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Jeffrey Trost, Blood Test, Heart

Research Review Recommends Eliminating Widely Ordered Blood Test for Diagnosing Heart Attacks

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Researchers at the Johns Hopkins University School of Medicine and the Mayo Clinic have compiled peer-reviewed evidence and crafted a guideline designed to help physicians and medical centers stop the use of a widely ordered blood test that adds no value in evaluating patients with suspected heart attack.

Medicine

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Duke University School of Medicine, Duke Cancer Institute, Yousuf Zafar, Financial toxicity, Cancer Care, Cancer Cost, cancer costs, Insurance Coverage, health insurance benefits

Out-of-Pocket Costs Exceed What Many Insured Cancer Patients Expect to Pay

A third of insured people with cancer end up paying more out-of-pocket than they expected, despite having health coverage, researchers at the Duke Cancer Institute have found.

Medicine

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Melanoma, Skin Cancer

Researchers Look to Improve Detection of Skin Cancer Lacking Pigment Melanin

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UNC Lineberger scientists led a multi-institution research team to identify key features linked to amelanotic melanoma, a form of skin cancer that lacks the brown or black color that stems from the pigment melanin.

Life

Social and Behavioral Sciences

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Suicide, Netflix, Google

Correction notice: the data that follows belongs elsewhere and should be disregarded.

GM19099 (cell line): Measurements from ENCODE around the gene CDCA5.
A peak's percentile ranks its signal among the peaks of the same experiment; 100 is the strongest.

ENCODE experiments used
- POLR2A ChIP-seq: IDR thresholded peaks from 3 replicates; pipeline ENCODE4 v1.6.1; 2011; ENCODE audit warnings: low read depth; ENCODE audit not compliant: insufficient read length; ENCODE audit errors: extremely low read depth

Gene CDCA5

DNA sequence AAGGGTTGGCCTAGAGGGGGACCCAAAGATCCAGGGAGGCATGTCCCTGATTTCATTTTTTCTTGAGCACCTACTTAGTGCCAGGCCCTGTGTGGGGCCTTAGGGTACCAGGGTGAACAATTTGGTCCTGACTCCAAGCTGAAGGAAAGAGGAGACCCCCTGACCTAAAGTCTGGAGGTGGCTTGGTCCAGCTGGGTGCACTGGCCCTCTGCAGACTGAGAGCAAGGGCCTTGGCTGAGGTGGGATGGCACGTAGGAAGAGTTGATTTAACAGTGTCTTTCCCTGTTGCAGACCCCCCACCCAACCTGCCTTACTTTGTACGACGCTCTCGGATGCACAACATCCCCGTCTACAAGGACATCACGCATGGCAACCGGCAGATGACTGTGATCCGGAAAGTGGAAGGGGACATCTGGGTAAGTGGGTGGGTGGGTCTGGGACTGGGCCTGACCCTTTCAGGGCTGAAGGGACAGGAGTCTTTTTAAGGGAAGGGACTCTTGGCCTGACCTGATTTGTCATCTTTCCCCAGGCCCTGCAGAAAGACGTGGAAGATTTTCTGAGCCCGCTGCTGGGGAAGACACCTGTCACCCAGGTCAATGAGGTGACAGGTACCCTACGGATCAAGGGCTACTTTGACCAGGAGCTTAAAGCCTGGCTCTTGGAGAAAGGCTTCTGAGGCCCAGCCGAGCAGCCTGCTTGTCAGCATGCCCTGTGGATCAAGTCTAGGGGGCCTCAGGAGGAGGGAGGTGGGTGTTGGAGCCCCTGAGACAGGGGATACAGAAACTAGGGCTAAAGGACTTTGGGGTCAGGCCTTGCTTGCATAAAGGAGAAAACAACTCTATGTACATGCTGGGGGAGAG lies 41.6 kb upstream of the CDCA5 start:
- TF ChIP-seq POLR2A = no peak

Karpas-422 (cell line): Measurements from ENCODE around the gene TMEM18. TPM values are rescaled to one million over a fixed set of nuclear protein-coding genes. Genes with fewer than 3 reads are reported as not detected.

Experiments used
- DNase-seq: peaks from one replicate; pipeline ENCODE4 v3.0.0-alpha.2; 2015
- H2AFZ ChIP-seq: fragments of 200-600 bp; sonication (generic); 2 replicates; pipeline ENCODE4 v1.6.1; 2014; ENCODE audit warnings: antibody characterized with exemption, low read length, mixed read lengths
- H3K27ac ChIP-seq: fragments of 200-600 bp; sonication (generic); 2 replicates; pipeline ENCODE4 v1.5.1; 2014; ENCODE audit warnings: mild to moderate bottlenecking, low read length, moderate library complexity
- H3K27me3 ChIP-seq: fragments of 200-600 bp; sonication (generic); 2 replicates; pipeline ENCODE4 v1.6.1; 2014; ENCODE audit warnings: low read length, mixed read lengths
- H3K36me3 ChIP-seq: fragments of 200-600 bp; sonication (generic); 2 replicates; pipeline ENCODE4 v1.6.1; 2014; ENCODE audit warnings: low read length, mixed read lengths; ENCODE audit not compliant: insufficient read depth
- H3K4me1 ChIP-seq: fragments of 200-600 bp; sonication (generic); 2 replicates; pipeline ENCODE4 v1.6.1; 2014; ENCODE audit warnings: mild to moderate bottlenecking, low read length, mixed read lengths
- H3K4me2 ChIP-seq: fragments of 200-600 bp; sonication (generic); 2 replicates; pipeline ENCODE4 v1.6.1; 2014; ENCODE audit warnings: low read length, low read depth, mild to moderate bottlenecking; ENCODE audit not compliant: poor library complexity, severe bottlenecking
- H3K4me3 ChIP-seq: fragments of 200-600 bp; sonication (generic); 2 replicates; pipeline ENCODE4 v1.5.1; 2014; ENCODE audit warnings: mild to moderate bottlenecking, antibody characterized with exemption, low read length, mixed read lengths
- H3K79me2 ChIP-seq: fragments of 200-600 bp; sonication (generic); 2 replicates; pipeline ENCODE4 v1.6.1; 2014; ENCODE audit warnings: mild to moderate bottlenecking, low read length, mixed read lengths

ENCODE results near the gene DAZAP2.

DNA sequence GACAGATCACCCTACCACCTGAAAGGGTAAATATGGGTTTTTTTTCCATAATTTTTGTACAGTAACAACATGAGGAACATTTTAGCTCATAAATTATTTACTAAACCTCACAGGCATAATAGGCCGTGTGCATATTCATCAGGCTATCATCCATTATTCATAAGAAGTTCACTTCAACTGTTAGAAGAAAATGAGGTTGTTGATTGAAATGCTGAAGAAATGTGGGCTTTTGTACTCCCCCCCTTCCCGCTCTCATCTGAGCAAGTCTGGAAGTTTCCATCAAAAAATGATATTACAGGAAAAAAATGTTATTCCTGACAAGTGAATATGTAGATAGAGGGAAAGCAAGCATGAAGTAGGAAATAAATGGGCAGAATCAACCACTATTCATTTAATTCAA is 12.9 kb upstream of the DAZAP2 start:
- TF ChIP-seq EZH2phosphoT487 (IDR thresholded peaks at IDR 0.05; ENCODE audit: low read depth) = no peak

Netflix Drama “13 Reasons Why” Linked to Suicidal Thoughts

A recent study out of San Diego State University has found an increase of internet searches for suicide immediately following the release of the popular Netflix show “13 Reasons Why.” Researchers used data from Google Trends and found that suicide-related queries were 19 percent higher than expected following the show’s release in March.

Medicine

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Mark Bicket, Peter Pronovost, Opioid, Drugs, Perscription

Study Adds to Evidence That Most Prescribed Opioid Pills Go Unused

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In a review of half a dozen published studies in which patients self-reported use of opioids prescribed to them after surgery, researchers at Johns Hopkins report that a substantial majority of patients used only some or none of the pills, and more than 90 percent failed to dispose of the leftovers in recommended ways.

Medicine

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Epilepsy, Children, Precision Medicine, Genetic Testing, Seizures, Diagnosis

Genetic Testing Helps Detect Cause of Early Life Epilepsy

A study published in JAMA Pediatrics supports the use of genetic testing, especially with sequencing, as first-line diagnostic method for young children with seizures. Specific genetic factors were found to be the cause of epilepsy in 40 percent of patients evaluated for first presentation with seizures. Genetic testing also yielded a diagnosis in 25 percent of children who had epilepsy with an otherwise unknown cause.